Riley Haas

Riley is a digital marketing trainer and strategist in Toronto. He obsessively writes and talks about music and once had a classic rock radio show in university. His favourite cover of all time is Uncle Tupelo's version of the Stooges' "I Wanna Be Your Dog." He's also a movie fan, having seen approximately 4,400 films. You can follow him on Twitter @riley_haas.

Jun 232020
 
Hilgegard von Blingin'

“Creep” is the song that made Radiohead. It didn’t happen overnight, as it went only to #78 in the UK when it was originally released. But it soon became a hit in other countries – including the US, where it is still their biggest hit – and was re-released in the UK, this time going to #7. There are still people out there who think Radiohead are the “Creep” band.

There have been a lot of acoustic covers of “Creep,” especially lately. In June 2020 alone there have been at least three prominent covers. Whether it’s the pandemic, or whether it’s because “Creep” is really a ballad, it’s become a staple.

Hildegard von Blingin’ seeks to change that. A “bardcore” artist who has sprung up on YouTube just recently, she covers pop hits of the last few decades as Medieval music. (The name is a reference to Saint Hildegard of Bingen, often recognized as the first major composer of European music.)
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Jun 162020
 
Nick D'Virgilio

Barrett Strong‘s “Money” was Motown’s first serious hit (though it was released it when the label was still known as Tamla). Though many prefer Strong’s original version, the song’s fame increased with a fairly straightforward version by The Beatles and the cheeky New Wave one-hit wonder by The Flying Lizards (a fave of Barack Obama’s in his college years). In the Strong and Beatles versions, the lyrics are a celebration of greed and avarice. Only the Flying Lizards’ interpretation really hints at the likely tongue-in-cheek nature of the words.

Nick D’Virgilio is the drummer for American prog rock band Spock’s Beard and English prog rock band Big Big Train. For his upcoming second solo album Invisible, due out June 26th, he assembled a bunch of famous prog rock musicians to take on this classic track, with a pretty different approach from the most famous versions.
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Jun 112020
 
The Gay Agenda band

Bjork‘s “Army of Me” is one of her most iconic songs of the ’90s, thanks in part to the Michel Gondry-directed video. The song deviates a little bit from her normal trip hop sound, to something closer to industrial pop. The song is about Bjork’s difficult relationship with her brother and how he needs to get his act together.

The Gay Agenda is a self-described “homo riot hardcore punk” band with extremely provocative imagery inspired by street artist Homo Riot, among others. Their version of “Army of Me” leans much more into metalcore than hardcore, with rumbling bass recalling the original’s pulsating bass keyboard, pummeling metal guitars, and screaming/growling vocals that fall somewhere on the spectrum between metalcore and black metal. It’s intense.
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Jun 092020
 
Joseph Shabason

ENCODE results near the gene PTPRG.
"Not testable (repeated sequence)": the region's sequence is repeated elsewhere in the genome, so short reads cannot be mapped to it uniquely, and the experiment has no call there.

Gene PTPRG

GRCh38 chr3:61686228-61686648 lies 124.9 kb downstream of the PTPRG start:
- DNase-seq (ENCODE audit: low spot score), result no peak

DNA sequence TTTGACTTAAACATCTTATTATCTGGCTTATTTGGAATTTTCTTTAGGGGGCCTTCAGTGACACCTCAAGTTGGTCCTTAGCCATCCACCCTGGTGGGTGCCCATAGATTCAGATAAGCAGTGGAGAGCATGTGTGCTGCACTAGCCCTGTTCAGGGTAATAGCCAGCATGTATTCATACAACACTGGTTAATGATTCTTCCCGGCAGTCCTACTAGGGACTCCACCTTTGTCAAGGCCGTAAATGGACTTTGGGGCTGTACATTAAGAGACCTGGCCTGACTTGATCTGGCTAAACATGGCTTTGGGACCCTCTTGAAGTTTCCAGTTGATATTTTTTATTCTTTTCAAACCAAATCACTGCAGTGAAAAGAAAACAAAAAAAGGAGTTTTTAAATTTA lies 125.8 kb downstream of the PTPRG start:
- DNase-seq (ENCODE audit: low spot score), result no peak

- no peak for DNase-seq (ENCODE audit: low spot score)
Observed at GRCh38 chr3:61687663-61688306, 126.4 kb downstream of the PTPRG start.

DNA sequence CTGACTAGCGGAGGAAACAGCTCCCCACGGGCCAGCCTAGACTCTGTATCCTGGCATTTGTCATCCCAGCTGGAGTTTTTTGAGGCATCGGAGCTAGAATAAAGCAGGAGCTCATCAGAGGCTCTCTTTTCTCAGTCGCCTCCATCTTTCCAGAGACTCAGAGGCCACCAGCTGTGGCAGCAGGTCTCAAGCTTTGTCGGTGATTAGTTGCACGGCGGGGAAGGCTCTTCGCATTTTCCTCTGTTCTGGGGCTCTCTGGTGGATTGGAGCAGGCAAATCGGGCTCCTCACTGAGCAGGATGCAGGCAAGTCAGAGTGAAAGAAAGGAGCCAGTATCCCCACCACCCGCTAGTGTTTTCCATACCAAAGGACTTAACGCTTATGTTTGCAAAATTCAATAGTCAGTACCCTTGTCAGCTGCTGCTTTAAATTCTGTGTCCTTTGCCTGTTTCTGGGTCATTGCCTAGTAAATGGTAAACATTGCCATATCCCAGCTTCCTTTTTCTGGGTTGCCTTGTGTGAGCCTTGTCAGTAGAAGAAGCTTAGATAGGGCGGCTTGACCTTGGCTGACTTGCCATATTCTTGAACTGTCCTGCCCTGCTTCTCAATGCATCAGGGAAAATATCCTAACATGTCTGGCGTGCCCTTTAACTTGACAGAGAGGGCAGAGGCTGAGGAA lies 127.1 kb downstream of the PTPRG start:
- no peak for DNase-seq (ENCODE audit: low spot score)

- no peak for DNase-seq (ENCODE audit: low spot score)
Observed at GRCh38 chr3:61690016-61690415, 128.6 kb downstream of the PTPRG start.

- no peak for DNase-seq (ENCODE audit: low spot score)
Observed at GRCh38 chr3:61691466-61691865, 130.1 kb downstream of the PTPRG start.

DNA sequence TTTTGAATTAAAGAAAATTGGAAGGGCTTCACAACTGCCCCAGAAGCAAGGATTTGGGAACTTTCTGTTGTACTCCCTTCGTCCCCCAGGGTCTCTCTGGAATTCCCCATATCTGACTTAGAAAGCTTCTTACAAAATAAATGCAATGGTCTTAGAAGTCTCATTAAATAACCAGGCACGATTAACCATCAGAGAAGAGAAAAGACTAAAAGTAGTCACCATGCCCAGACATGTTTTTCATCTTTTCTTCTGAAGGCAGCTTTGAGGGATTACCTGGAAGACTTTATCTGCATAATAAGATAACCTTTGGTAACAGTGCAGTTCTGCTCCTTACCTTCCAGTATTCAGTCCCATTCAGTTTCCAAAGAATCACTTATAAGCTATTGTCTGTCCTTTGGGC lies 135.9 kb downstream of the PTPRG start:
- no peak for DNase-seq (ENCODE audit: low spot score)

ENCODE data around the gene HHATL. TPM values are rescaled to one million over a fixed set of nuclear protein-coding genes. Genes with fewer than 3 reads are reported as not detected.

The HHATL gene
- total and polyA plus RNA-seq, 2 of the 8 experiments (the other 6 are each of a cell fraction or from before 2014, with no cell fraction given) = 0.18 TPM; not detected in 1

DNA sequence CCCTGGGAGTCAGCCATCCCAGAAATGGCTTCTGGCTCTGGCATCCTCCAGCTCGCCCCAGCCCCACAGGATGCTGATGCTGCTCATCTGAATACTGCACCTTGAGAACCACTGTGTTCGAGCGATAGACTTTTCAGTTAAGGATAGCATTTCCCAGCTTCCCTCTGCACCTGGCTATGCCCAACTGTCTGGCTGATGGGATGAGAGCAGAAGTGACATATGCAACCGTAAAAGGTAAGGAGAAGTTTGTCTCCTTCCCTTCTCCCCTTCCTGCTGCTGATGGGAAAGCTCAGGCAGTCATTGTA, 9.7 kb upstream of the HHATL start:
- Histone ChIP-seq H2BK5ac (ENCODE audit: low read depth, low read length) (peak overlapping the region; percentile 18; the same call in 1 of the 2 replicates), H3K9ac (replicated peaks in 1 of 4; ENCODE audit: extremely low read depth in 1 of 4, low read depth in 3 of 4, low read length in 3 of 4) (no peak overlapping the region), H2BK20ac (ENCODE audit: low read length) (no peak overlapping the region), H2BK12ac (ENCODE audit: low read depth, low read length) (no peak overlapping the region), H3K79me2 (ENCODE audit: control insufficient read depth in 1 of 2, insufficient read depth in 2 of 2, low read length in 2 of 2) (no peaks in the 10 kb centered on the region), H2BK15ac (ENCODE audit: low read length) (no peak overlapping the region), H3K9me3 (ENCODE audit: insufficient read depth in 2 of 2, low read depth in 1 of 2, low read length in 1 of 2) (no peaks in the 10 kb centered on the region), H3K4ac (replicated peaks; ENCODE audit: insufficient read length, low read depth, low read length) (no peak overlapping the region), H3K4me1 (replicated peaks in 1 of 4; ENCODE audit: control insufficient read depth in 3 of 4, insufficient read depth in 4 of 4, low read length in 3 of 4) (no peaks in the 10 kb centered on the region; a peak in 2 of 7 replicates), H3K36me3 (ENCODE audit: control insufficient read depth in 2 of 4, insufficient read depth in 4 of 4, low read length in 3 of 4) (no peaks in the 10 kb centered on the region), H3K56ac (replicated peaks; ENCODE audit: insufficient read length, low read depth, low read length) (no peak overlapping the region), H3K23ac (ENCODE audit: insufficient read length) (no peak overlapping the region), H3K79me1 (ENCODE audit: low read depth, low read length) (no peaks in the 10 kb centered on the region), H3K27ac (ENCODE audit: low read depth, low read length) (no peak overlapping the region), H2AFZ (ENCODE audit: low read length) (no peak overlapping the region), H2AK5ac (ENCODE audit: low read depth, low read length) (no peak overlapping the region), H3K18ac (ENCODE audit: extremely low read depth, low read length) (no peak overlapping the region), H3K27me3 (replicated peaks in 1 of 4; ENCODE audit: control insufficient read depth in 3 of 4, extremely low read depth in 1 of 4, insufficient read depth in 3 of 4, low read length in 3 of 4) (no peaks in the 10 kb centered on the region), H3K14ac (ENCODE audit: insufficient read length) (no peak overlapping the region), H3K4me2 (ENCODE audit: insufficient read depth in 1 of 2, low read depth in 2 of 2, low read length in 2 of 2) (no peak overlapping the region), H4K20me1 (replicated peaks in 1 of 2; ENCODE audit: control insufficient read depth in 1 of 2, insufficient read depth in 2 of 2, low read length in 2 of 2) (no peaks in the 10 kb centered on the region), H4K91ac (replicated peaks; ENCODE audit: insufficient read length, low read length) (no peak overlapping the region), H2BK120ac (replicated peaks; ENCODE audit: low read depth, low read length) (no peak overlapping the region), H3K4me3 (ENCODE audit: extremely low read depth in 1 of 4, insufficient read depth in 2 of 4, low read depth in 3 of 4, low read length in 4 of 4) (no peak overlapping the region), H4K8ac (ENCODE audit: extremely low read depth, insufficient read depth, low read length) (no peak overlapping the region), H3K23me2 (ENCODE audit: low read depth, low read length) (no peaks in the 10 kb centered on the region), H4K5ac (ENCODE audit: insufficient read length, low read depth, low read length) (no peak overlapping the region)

Gymnopédie No.1 is the most famous of Erik Satie’s Gymnopédies and probably one of his most iconic compositions. A soft, lilting melody for piano, legend has it Satie introduced Paris to it by having a pianist play all three pieces during the reception prior to his scheduled performance. Whether or not the story is apocryphal, it’s characteristic of Satie’s satiric wit and innovative approach to composition. The Gymnopédies may not technically be part of his infamous “furniture music,” but they are are an important precursor. A piece like this shows why Satie is regularly regarded as the godfather of ambient.

Saxophonist and composer Joseph Shabason takes this legacy seriously. As part of Western Volume’s Composure: Classical Reworks for Modern Relief series, Shabason has updated the first Gymnopédie with an ambient jazz vibe. The piano is still there, but it takes a while for it to enter. Loops and samples provide the backdrop, but also the introduction. When the piano does enter, over a minute in, it is accompanied by Shabason’s saxophones taking part of the melody. Violinist Drew Jurecka guests, adding to the ambient background noise.
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Jun 052020
 

If you’ve seen The Sopranos, you know Alabama 3’s “Woke Up This Morning.” It’s arguably now one of the most famous themes in TV history. Few songs are so associated with a particular type of TV show, even though the song predated the show by a couple years. The moment you hear the title line, it’s almost impossible not to envision Tony Soprano driving through New Jersey.

Guts Club clearly don’t want that connection. Though nominally a folk group, this New Orleans duo has taken an entirely different approach on this cover, abandoning their acoustic instruments for electric guitars and a synthesizer. They’ve even renamed their version “Song for Carm,” shifting the focus to Tony’s wife and back to the song’s original subject: a woman who has suffered domestic violence fighting back, not gangsters. Continue reading »

May 292020
 
head like a hole cover

This past December, a few friends headed up to Pepperbox Studios in rural central Vermont to record a few songs and exercise some creative instincts. A few songs were considered, one of which was this classic Nine Inch Nails track “Head Like a Hole.” Marshall Morgan laid down the riff and producer Kristina Stykos, owner of Pepperbox, filled out the recording.

Stykos had never heard the original song, so her arrangement likely has a lot do with the drastic change in sound. The three singers, activist Kira Elliot, and friends Lindsay Hopkins, a performance artist, and Carrie Drapac, then recorded their vocal parts. They called their one-off group Venus and the Moon. Continue reading »